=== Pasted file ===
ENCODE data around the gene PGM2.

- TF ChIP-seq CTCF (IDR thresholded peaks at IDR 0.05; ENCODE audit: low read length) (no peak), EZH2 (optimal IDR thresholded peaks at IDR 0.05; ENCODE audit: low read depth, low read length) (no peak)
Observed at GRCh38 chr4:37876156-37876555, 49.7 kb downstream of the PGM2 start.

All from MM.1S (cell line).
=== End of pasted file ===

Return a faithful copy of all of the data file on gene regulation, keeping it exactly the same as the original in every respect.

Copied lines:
ENCODE data around the gene PGM2.

- TF ChIP-seq CTCF (IDR thresholded peaks at IDR 0.05; ENCODE audit: low read length) (no peak), EZH2 (optimal IDR thresholded peaks at IDR 0.05; ENCODE audit: low read depth, low read length) (no peak)
Observed at GRCh38 chr4:37876156-37876555, 49.7 kb downstream of the PGM2 start.

All from MM.1S (cell line).